Boards of Directors will become increasingly concerned with compliance with rules and directives of these “stakeholders” (even when nonbinding in the case of Say on Pay votes). Boards’ historic role of having primary responsibility, under state law, for making important (often subjective) independent judgments on these significant executive pay issues will now be shared with (in some cases supplanted by) the authority of these other stakeholders under Dodd-Frank.
Dodd-Frank imposes new rules relating to executive compensation in the following areas:
- Shareholder voting (nonbinding) on executive pay (§951),
- Compensation committee independence (§952),
- Disclosures as to (i) executive pay in comparison with financial performance of the issuer and (ii) the ratio of the CEO’s pay to the median pay of all other employees of the issuer (§953),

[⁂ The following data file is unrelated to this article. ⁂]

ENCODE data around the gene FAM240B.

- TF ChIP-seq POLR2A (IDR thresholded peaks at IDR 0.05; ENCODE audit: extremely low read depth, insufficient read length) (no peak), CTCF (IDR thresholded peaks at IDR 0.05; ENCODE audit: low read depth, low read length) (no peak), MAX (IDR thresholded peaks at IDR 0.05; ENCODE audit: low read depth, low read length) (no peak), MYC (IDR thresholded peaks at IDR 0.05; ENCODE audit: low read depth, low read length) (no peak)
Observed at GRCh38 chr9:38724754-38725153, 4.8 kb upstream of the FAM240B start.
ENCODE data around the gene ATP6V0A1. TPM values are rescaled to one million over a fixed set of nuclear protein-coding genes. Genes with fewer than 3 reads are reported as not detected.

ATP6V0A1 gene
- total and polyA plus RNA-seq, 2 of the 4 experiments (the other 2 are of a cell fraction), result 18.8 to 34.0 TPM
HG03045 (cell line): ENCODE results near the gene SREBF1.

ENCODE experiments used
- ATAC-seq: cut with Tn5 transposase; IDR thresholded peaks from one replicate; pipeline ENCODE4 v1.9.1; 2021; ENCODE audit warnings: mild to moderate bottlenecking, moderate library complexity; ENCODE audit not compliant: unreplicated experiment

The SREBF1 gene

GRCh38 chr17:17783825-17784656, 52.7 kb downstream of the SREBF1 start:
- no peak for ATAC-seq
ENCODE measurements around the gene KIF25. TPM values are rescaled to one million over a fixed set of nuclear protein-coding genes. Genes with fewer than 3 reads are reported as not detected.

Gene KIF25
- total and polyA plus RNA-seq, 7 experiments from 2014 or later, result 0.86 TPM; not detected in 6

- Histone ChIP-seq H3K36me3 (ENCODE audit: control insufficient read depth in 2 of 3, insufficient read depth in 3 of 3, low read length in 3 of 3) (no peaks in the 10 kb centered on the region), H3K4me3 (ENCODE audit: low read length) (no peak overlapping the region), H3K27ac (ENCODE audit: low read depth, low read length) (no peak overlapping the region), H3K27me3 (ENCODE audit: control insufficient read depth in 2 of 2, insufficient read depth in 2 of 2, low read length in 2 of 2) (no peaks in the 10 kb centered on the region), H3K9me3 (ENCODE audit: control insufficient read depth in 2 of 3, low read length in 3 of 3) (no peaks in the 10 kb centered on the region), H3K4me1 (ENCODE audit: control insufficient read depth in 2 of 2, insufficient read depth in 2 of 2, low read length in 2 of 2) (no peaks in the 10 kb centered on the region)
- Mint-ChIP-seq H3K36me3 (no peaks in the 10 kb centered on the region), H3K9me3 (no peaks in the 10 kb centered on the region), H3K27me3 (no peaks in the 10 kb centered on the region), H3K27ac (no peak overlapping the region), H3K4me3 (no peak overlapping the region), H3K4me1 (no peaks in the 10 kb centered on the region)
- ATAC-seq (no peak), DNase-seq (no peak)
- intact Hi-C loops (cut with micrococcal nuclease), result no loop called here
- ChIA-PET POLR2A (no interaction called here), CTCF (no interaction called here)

- In the case of certain financial restatements, required recovery by the issuer of amounts paid to its executive officers (so-called “clawbacks”) (§954) and
- Standards and limitations on executive pay at financial institutions (§956).
Another provision, Proxy Access (§971), will likely have an impact, in some cases, in conjunction with some of the foregoing provisions (e.g., Say on Pay).
Two other provisions apply to executive pay but are not likely to affect significantly the executive pay process:
- Disclosures regarding employee and director hedging (including hedging as to grants under compensation arrangements) (§955) and
- New requirements as to voting by brokers on, among other matters, executive pay (§957).
All but one of these new Dodd-Frank provisions affects public companies generally. One provision (§956) establishes rules regarding “excessive compensation” at “covered financial institutions.” 
Corporate Governance Rules
Say on Pay and Proxy Access will impact significantly on actions of Boards of Directors, and particularly Compensation Committees, in their deliberations on executive pay. (Say on Pay and Proxy Access each has separate significance for the executive pay process, but their most significant impact may occur when the two are employed together in connection with a dispute over executive pay at a given issuer.)